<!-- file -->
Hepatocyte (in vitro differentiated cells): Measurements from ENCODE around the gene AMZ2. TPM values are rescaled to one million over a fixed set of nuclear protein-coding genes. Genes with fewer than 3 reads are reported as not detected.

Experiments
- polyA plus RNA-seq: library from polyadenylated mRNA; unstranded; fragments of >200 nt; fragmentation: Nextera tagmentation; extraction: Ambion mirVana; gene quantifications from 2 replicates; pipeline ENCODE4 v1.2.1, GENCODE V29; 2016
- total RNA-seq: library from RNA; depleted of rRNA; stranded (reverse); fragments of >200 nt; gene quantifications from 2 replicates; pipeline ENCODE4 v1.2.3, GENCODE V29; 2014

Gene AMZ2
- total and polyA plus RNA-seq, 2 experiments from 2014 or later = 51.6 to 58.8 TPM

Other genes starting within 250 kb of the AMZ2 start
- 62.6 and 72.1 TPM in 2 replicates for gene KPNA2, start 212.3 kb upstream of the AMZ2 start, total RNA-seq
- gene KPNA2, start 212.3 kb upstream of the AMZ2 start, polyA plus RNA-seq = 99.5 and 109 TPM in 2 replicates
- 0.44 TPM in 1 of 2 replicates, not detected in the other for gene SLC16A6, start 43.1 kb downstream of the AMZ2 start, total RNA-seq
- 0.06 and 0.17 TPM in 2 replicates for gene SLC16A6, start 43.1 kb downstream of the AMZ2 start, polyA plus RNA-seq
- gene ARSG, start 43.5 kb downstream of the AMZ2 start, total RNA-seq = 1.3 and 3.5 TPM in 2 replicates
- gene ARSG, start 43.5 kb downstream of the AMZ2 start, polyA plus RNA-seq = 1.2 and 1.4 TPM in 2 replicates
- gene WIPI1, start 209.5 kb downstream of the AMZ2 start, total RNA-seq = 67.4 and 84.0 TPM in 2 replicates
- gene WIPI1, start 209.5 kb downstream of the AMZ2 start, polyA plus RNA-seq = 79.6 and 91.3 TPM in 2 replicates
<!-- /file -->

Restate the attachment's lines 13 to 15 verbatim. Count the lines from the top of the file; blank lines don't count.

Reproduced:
- gene ARSG, start 43.5 kb downstream of the AMZ2 start, polyA plus RNA-seq = 1.2 and 1.4 TPM in 2 replicates
- gene WIPI1, start 209.5 kb downstream of the AMZ2 start, total RNA-seq = 67.4 and 84.0 TPM in 2 replicates
- gene WIPI1, start 209.5 kb downstream of the AMZ2 start, polyA plus RNA-seq = 79.6 and 91.3 TPM in 2 replicates